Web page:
By Daniel Dunlow
Last night, the theatre community came out to celebrate legendary playwright, singer, editor and translator and Theatre Hall of Fame inductee Eric Bentley’s 99th birthday at The Town Hall with “Happy Birthday, Eric Bentley! A Centennial Tribute Concert.” Hosted by Michael Riedel of The New York Post and the weekly TV chat program “Theatre Talk,” the event featured Pulitzer Prize-winning playwright Tony Kushner; celebrated playwright/actor/director Austin
Pendleton; Bill Coco of The Actors Studio; Michael Paller of The American Conservatory Theater; Louise Kerz Hirschfeld, theatre historian and president emeritus of The Al Hirschfeld Foundation; James Shapiro, Edward Mendelson and Phillip Lopate of Columbia University; Roger Copeland, and Professor of Theater and Dance, Oberlin College and Conservatory, as well as musical performances by celebrated soprano Karyn Levitt, pianist Eric Ostling, and the Metamorphosis Chamber Orchestra conducted by Glen Roven.
My experience at this event is one that I have labored trying to synthesize into thought. To me, Eric Bentley was a name I half-remembered from my Introduction to Theatre Studies course from Freshmen year of college. I read his book The Playwright as Thinker, but as much of college does, it’s specifics washed from my mind over the years and became a part of my personal theatre psyche that I claimed as my own personal work. However, when I was invited to this event I went back and looked as his work, reviewing his life, and the similarities in our lives, created by his affect on my life, conscious or not, were striking.
Eric Bentley, born in 1916, attended Oxford University and then Yale and quickly moved on to teach at Columbia while simultaneously beginning his career as a theatrical critic. I did not attend Oxford or Yale, but I did go to NYU Tisch School of the Arts, almost 100 years later than he. I don’t teach at Columbia, but I freelance in art. And much like him, we both wrote critical reviews right out of school. Later in his career, Bentley also worked as a translator of the Hanns Eisler and Brecht songbooks, and was seen as the gold standard of Brecht theatrical translations. His full immersion in many different aspects of theatre is something I greatly identify with. His dedication to the art of theatre as described in stories from his aforementioned colleagues at this event displayed his focus that theatre is in fact in the words of Austin Pendleton “that energetic, enthusiastic approach seen in the community theatre” but it extends beyond that in the professional theatre. It combines thought and emotion, creating a dialogue between the audience and the production. This plight of thinking is what should plague the critical theatrical thinker, and as it consumed his mind, it has been eating away at mine of late. Nothing affirms this thinking quite like seeing some of the recent “less good” theatre. Bentley has even said that one of the greatest mistakes of the theatre-goer is to believe that Broadway and good theatre are one in the same. We thinkers of the theatre take for granted that this dialogue of emotion and thought is the standard of theatre, but it originated somewhere– from the mind of someone. And whether it’s genesis was with Bentley, it was undoubtedly promoted and popularized by him.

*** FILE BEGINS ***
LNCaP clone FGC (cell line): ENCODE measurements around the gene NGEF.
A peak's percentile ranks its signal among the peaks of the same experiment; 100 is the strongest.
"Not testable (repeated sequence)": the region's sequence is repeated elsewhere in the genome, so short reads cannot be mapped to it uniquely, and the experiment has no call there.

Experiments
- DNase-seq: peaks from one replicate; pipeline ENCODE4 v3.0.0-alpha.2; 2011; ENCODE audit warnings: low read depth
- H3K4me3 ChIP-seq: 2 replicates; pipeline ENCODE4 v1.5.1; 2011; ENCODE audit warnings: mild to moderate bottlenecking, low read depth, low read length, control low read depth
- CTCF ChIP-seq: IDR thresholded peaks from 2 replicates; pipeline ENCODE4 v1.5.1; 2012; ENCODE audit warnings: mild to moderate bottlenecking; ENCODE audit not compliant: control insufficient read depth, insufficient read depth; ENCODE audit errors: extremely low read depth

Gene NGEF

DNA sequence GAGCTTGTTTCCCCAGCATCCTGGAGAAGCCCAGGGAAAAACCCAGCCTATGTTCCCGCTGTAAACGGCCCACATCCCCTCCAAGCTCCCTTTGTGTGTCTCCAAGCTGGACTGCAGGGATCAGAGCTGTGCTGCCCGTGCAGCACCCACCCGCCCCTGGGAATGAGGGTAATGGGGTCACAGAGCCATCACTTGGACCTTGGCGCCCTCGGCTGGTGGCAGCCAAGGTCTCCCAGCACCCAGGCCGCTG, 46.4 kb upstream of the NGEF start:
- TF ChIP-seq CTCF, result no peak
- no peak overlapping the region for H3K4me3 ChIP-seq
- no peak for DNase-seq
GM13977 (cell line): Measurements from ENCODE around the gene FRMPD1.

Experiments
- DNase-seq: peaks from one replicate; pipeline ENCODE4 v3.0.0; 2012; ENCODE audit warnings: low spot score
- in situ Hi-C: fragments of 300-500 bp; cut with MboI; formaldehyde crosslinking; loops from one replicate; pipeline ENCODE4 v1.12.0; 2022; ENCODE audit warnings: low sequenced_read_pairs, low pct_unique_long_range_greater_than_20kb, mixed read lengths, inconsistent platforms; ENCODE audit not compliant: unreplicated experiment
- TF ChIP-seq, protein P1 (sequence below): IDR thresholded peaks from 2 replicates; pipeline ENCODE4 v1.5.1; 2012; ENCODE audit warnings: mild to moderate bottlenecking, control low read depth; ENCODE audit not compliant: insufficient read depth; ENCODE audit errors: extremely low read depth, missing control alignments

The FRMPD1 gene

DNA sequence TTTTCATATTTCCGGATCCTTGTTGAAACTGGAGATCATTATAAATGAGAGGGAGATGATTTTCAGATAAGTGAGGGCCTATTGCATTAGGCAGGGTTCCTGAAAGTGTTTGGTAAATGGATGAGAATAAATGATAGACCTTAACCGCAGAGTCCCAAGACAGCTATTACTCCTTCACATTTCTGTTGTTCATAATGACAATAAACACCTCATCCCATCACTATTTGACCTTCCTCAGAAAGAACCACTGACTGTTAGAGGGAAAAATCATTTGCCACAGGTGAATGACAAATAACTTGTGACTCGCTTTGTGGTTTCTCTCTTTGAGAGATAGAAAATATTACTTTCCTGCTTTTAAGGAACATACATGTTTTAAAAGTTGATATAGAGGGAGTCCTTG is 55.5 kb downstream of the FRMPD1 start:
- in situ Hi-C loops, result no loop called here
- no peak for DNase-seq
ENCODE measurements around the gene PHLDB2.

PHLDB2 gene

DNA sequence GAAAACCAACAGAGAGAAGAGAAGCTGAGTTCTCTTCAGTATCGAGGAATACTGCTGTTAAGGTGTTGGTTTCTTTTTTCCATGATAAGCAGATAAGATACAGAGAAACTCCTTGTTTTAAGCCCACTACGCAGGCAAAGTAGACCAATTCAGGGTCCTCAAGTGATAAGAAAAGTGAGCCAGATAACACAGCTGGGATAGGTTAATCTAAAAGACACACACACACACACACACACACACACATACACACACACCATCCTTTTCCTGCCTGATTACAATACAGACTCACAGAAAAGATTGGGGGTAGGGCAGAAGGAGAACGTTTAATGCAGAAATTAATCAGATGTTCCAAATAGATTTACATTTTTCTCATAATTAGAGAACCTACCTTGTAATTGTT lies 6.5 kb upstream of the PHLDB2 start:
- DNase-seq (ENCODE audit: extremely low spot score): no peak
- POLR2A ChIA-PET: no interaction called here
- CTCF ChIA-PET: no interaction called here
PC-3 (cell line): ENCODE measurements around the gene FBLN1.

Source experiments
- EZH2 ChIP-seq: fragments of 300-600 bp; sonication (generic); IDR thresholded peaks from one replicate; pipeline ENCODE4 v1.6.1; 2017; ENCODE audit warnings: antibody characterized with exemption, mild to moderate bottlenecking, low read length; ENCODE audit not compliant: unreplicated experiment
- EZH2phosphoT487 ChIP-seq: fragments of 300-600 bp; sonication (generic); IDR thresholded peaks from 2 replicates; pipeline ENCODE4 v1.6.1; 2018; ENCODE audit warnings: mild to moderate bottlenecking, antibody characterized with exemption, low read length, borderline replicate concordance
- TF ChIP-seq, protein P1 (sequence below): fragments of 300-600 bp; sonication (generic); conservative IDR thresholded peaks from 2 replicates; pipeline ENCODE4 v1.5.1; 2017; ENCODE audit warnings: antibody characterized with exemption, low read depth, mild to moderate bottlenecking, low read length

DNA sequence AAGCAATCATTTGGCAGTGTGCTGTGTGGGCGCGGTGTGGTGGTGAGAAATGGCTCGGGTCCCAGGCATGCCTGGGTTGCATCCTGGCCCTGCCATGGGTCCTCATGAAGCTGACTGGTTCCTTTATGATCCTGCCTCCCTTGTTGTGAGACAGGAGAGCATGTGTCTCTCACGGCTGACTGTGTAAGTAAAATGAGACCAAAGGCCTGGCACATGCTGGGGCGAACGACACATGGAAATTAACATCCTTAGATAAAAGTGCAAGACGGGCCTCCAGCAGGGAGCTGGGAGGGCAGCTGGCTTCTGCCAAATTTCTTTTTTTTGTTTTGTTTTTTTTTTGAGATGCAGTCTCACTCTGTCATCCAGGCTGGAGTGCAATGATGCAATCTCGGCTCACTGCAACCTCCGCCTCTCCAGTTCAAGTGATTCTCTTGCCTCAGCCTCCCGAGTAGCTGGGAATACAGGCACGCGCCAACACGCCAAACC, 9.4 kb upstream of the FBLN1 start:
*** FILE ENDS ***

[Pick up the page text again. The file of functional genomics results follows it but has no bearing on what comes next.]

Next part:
Secondhand accounts at the event last night said that Bentley would say it is the critic’s job to make the reader feel as if they were
in fact there at the performance. The writer must be able to digest the theatre in such a way that his or her prose about the piece feels like they are putting undeniable words in the mouth of someone who never saw the production to begin with. That is what we try to do. And as I sat there last night watching these great names talk of his influence on their work, I knew that great thinkers of the theatre were all indebted to 100 years of Bentley’s work.
I am no Eric Bentley, nor will anyone ever be. His brash view of the theatre that led playwrights such as Miller and Tennessee Williams to sue him over a bad review will not be matched in our lifetime. But, this event in celebration of him solidified a new idea in my mind; We thinkers like to believe we have a new set of standards to hold the theatre to, but when in reality, those standards are just reaffirmations of great thinkers before us. Bentley is that great thinker. So to say that I was laboring to synthesize last night’s events into thought is in fact the joy of thinking about the theatre that Bentley promoted. The feeling must be so strong, that the thought around it has to be wrestled to the ground before it can be said– and hopeful that experience will be shared by all who see and read it. Though he was not at Town Hall last night, he watched a live-stream video feed in his apartment on Riverside Drive. His life, and this celebration is something to strive for– after 100 years, to be able to not only say I have created great art, but I have broken it down to it’s essential elements and built it back up so all can be a part of it. I know I am.